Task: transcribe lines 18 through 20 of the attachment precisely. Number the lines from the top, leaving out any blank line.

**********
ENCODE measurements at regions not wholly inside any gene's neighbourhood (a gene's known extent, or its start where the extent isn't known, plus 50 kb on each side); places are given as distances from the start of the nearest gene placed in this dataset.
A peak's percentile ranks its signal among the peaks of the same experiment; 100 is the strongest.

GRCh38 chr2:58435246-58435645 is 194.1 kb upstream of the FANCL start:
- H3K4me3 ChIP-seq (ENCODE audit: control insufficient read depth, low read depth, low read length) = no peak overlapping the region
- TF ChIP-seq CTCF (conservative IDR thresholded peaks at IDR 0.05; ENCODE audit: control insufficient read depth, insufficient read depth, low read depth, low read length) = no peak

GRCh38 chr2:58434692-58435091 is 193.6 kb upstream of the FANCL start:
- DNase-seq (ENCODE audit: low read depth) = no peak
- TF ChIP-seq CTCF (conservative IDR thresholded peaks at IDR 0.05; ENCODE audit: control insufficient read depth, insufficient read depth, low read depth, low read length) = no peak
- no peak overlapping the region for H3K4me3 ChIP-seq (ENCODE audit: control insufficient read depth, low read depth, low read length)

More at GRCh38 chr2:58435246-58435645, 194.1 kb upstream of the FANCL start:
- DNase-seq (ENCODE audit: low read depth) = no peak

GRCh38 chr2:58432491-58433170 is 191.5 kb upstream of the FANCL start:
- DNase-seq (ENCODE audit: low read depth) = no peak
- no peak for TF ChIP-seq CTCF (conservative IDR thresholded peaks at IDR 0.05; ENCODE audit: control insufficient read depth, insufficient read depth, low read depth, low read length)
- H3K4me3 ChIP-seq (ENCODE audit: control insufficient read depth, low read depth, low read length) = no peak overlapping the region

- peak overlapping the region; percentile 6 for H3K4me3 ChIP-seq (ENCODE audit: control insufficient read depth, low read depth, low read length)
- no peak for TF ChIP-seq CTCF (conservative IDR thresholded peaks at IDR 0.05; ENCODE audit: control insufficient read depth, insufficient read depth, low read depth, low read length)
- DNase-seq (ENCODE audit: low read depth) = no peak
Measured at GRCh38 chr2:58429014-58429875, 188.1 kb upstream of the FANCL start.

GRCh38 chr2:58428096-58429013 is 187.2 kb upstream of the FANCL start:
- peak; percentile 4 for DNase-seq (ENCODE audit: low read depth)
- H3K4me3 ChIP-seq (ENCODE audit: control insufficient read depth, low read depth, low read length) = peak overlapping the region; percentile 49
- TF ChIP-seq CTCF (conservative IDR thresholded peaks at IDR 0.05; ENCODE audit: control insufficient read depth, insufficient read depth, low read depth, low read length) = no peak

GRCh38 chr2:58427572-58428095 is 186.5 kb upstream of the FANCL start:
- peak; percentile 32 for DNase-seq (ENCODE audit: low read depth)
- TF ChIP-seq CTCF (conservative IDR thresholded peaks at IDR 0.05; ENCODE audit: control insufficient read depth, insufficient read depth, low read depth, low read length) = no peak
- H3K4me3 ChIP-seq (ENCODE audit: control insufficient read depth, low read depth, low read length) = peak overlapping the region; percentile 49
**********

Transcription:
- DNase-seq (ENCODE audit: low read depth) = no peak
Measured at GRCh38 chr2:58429014-58429875, 188.1 kb upstream of the FANCL start.

GRCh38 chr2:58428096-58429013 is 187.2 kb upstream of the FANCL start: